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Language Planning as a Sociolinguistic Experiment

By: Ernst Jahr

Provides richly detailed insight into the uniqueness of the Norwegian language development. Marks the 200th anniversary of the birth of the Norwegian nation following centuries of Danish rule


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Acquiring Phonology: A Cross-Generational Case-Study

By Neil Smith

The study also highlights the constructs of current linguistic theory, arguing for distinctive features and the notion 'onset' and against some of the claims of Optimality Theory and Usage-based accounts.


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Language Production and Interpretation: Linguistics meets Cognition

By Henk Zeevat

The importance of Henk Zeevat's new monograph cannot be overstated. [...] I recommend it to anyone who combines interests in language, logic, and computation [...]. David Beaver, University of Texas at Austin


Academic Paper


Title: 'Processing verb argument structure across languages: Evidence for shared representations in the bilingual lexicon'
Author: AngelikiSalamoura
Institution: 'Research Centre for English and Applied Linguistics University of Cambridge'
Author: JohnN.Williams
Institution: 'Research Centre for English and Applied Linguistics University of Cambridge'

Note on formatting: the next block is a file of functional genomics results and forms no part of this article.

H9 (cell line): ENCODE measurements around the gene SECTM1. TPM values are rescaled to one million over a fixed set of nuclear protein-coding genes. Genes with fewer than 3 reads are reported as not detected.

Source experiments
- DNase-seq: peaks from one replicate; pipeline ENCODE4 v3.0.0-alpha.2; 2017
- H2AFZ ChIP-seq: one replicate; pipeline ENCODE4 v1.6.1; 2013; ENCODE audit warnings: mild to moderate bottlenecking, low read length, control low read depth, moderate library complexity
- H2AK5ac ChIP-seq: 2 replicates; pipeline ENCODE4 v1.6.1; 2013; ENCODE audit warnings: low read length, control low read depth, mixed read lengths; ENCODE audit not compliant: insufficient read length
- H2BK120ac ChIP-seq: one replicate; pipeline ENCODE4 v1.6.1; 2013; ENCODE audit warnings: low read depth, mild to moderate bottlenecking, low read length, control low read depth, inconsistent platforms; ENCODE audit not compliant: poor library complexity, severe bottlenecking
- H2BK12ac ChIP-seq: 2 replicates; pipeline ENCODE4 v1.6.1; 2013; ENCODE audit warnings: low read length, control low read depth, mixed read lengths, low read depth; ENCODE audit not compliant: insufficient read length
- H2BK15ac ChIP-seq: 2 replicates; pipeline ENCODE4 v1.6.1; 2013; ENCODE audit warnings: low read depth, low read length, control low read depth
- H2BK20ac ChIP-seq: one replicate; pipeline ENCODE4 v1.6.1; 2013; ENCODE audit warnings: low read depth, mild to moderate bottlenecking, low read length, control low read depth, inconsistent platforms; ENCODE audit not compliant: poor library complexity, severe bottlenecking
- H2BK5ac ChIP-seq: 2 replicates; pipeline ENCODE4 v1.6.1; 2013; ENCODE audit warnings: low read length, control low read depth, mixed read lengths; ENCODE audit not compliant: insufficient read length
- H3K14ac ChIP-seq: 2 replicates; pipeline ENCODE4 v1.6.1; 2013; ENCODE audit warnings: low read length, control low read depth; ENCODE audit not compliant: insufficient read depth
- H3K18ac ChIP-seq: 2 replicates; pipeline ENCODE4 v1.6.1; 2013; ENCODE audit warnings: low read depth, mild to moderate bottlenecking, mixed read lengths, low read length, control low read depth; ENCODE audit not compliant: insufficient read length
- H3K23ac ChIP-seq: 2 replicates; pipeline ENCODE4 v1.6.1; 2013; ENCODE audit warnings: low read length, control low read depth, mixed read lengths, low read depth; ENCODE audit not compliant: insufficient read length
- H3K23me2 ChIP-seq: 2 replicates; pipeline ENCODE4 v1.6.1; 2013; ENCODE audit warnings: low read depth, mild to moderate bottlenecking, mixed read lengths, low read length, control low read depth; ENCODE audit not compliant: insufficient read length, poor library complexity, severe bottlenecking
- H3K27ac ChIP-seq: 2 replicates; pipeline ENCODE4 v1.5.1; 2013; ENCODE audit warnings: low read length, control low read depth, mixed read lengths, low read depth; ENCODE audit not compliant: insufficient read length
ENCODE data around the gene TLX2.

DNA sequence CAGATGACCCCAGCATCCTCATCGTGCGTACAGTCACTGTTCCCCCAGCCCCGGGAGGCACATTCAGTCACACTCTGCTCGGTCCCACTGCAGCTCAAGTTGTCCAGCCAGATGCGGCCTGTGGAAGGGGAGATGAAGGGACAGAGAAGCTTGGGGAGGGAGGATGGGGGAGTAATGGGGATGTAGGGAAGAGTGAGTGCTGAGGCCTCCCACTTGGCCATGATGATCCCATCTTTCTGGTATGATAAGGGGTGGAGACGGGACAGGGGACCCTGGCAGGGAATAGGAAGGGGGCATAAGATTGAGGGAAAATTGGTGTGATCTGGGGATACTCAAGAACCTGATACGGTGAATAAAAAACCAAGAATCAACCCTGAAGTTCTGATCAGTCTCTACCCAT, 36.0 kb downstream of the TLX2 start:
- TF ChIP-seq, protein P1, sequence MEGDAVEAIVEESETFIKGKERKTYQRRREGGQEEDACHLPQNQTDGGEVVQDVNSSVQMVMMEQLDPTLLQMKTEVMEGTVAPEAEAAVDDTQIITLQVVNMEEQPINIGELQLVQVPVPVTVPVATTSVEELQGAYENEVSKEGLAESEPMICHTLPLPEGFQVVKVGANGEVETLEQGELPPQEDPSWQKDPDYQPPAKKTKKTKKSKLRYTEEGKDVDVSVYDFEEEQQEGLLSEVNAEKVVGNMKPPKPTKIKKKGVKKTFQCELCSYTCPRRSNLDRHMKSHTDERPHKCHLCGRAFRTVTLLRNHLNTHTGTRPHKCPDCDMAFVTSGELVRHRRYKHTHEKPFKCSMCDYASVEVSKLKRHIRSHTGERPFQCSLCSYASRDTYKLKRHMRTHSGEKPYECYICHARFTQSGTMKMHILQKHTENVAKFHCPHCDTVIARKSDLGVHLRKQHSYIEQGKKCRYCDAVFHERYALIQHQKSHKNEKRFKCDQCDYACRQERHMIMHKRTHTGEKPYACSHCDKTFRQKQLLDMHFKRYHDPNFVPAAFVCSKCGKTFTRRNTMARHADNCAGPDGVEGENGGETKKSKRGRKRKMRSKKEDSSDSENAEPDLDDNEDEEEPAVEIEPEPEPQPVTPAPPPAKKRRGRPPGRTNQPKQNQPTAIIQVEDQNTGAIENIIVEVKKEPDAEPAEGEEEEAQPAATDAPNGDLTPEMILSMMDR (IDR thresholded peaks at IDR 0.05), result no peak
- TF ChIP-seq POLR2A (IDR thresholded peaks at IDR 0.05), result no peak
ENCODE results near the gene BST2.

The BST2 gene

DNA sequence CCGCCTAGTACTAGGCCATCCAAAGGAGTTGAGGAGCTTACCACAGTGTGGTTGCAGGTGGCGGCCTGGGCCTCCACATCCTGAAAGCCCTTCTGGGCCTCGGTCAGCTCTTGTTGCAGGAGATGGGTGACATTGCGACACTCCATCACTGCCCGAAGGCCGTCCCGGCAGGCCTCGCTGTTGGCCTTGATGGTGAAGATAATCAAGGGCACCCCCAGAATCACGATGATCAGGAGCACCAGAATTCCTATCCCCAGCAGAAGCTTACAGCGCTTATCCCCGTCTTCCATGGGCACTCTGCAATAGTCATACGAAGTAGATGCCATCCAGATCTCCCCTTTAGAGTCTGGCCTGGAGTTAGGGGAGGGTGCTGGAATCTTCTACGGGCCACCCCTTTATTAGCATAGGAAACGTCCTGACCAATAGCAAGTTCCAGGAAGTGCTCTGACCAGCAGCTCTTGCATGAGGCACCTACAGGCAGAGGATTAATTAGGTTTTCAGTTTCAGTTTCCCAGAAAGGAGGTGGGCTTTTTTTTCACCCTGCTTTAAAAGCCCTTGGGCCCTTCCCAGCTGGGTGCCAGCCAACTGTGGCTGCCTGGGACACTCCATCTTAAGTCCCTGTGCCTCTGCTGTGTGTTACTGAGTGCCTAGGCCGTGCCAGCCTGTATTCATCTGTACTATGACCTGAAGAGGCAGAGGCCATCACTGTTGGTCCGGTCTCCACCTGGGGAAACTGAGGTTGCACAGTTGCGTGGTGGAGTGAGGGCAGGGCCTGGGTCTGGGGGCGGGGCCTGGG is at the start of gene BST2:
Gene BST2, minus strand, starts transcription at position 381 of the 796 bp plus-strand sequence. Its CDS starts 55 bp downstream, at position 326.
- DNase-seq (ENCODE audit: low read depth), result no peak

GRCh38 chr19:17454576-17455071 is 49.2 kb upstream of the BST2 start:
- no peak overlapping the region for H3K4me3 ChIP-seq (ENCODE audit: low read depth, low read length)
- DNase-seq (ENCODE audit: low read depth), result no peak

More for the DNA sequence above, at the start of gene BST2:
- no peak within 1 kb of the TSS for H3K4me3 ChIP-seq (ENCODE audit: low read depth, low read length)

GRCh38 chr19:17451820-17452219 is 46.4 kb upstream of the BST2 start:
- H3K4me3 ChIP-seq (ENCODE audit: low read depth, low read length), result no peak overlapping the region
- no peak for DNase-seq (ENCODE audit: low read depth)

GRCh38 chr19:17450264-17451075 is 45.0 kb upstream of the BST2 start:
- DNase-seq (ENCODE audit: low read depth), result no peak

Linguistic Field: 'Psycholinguistics; Syntax'
Abstract: Although the organization of first language (L1) and second language (L2) lexicosemantic information has been extensively studied in the bilingual literature, little evidence exists concerning how syntactic information associated with words is represented across languages. The present study examines the shared or independent nature of the representation of verb argument structure in the bilingual mental lexicon and the contribution of constituent order and thematic role information in these representations. In three production tasks, Greek (L1) advanced learners of English (L2) generated an L1 prime structure (Experiment 1: prepositional object [PO] and double object [DO] structures; Experiment 2: PO, DO, and intransitive structures; Experiment 3: PO, DO, locative, and "provide (someone) with (something)" structures) before completing an L2 target structure (PO or DO only). Experiment 1 showed L1-to-L2 syntactic priming; participants tended to reuse L1 structure when producing L2 utterances. Experiments 2 and 3 showed that this tendency was contingent on the combination of both syntactic structure and thematic roles up to the first postverbal argument. Based on these findings, we outline a model of shared representations of syntactic and thematic information for L1 and L2 verbs in the bilingual lexicon.

CUP at LINGUIST

This article appears in Applied Psycholinguistics Vol. 28, Issue 4, which you can read on Cambridge's site or on LINGUIST .



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